The Insect Appreciation Digest, by F. Tom Turpin
With the subtitle “Everything you ought to know about insects (that your parents didn’t teach you)” this entertaining little book is very much in harmony with what I have been trying to do with “The Wonderful World of Insects”. In a series of easily readable chapters it takes you through a general introduction to insects, their lives and biology and how they interact with us human beings. Enlivened by the cartoon character Bug Scout, and including numerous b/w illustrations this is a “must have” book for all American schools. Though it has an obviously American flavour teachers and students outside America will also find in it an invaluable first resource to entomology.
It starts off with an introduction to the study of insects, including who studies them. Unfortunately the Pie Chart and the text do not agree on the number of known insects, there being a difference of 200 thousands in their maths. Apart form this however the book is scientifically accurate and this poor start should not put you off, just ignore the figures in the Pie Chart. This first chapter includes sections on collecting, preserving and identifying insects that make it particularly valuable as a school resource.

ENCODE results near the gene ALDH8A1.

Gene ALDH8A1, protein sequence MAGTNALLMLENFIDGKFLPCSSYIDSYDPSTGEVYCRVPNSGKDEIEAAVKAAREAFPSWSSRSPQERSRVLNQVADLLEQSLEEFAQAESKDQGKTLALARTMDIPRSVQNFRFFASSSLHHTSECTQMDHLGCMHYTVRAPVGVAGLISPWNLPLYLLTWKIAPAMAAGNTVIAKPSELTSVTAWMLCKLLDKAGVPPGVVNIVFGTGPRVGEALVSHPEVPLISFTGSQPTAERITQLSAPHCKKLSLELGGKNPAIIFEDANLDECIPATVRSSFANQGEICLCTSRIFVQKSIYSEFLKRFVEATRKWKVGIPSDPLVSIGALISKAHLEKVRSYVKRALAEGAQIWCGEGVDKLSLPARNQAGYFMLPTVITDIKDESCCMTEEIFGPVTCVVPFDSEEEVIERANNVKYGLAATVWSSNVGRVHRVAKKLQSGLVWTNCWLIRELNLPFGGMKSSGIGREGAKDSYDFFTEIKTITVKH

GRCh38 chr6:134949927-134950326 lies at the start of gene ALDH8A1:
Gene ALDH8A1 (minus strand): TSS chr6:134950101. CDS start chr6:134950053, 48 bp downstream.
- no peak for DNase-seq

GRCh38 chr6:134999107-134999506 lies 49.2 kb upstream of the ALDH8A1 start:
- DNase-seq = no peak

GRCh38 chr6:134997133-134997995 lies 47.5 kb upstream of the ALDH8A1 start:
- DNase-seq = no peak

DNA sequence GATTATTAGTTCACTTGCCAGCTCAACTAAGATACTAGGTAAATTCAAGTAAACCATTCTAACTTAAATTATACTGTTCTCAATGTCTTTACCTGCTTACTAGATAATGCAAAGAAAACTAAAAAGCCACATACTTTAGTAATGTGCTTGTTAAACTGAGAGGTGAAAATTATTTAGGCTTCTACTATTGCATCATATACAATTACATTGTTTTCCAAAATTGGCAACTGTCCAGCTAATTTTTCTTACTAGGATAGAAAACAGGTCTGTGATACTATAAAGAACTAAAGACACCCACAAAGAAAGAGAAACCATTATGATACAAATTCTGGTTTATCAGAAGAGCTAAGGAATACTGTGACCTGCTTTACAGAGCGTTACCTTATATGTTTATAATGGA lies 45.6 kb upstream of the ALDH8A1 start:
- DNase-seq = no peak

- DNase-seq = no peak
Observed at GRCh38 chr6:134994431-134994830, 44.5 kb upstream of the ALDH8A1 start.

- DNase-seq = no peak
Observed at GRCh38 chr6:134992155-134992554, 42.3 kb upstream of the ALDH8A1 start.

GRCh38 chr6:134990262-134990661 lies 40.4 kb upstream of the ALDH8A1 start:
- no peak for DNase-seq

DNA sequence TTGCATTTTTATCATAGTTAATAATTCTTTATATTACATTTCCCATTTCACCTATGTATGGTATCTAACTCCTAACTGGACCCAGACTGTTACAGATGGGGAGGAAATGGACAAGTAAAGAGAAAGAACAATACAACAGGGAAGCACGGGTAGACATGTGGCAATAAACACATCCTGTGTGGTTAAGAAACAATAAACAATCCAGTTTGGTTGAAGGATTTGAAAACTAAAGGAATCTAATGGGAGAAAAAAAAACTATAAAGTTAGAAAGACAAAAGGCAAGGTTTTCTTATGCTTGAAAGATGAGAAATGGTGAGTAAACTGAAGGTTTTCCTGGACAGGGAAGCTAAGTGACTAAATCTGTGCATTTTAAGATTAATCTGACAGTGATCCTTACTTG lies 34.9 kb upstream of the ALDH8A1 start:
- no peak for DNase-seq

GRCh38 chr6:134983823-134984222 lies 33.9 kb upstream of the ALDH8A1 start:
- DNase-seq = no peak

Chapter two is an introduction to the insects themselves, including all the essential information on morphology and life cycles. It then gives us some cameos of various insects and/or insect groups. Chapter 3 is concerned with insect biology/ecology and deals with subjects such as reproduction, feeding, overwintering, migration etc. Following this is a longer chapter on insects as part of the human environment which mostly focuses on pests and their control but has sections on entomophobia , forensic entomology and insect commercial products such as honey.
Chapter 5 was by far the most interesting to me personally and contains a large number of references to insects (and spiders) in art, literature and folklore.
The book ends with an appendix of E-series insects, a hit list of the most common and damaging pests. All in all I would perhaps have liked to have seen the beneficial side of insects stressed a bit more but otherwise this is an excellent fun and educational read, a serious benefit to all school libraries.
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